How To: Race Tech Gold Valve Cartridge Emulator and Spring Kit

In 1935, BMW released the R12, a watershed motorcycle most notable because it was the first bike offered to the public equipped with a hydraulically damped, telescopic front fork. Despite the many advances in motorcycle technology over the ensuing 75 years, the fixed orifice/damper rod front fork has changed little; a technician familiar with BMW's seminal design would have little trouble working on any variation that's succeeded it.

This isn't necessarily a bad thing. Damper rod forks are inexpensive to produce, easy to maintain, and-so long as cutting edge suspension isn't required-work quite well, which is why so many motorcycles continue to use them. Unfortunately, they have one inherent flaw.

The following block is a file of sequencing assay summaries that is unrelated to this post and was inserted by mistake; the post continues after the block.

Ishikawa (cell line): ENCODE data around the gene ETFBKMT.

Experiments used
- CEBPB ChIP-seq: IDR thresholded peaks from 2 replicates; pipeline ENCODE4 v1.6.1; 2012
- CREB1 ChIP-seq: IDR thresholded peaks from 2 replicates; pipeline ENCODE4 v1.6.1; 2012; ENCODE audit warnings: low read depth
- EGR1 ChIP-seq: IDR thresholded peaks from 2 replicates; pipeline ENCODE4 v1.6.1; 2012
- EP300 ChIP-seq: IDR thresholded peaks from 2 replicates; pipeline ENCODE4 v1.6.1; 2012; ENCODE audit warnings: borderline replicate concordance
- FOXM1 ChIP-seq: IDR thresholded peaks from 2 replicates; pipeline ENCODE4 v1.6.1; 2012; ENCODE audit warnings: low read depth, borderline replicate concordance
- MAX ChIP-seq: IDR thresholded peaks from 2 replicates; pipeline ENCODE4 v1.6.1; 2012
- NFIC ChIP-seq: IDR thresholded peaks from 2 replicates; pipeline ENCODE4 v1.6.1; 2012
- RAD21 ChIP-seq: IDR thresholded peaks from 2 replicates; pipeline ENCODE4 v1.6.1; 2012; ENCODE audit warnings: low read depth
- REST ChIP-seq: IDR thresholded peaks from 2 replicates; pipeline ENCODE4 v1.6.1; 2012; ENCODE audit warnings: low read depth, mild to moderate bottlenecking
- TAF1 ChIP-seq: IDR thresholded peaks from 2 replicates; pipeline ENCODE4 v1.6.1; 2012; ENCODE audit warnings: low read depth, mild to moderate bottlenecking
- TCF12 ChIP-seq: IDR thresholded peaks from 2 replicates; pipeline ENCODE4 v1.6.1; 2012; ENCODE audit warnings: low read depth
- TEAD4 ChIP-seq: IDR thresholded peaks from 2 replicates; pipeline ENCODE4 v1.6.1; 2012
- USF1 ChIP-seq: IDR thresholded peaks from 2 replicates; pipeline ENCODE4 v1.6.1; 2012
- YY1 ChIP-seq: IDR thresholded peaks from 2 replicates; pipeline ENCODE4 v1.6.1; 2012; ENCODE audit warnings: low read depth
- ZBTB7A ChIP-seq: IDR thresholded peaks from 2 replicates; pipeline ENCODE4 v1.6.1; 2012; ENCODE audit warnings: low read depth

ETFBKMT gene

The Problem
In the simplest terms, fixed orifice dampers control the natural oscillations of fork springs by pumping oil through a series of small holes. Because it requires some energy to force the oil through the orifices, the springs' natural tendency to rebound uncontrollably after being compressed is reduced, or "damped," so the bike remains controllable (rather than turning into high-powered pogo stick as it would if damping were dependent solely on internal friction).

The major flaw with the design is that when fluid flows slowly through a hole, resistance to flow is very low, so there's little damping effect. However, as speed (meaning damper movement, not motorcycle road speed) increases, the oil's resistance to flow increases at the square of its velocity-move the oil twice as fast and you'll get four times the resistance.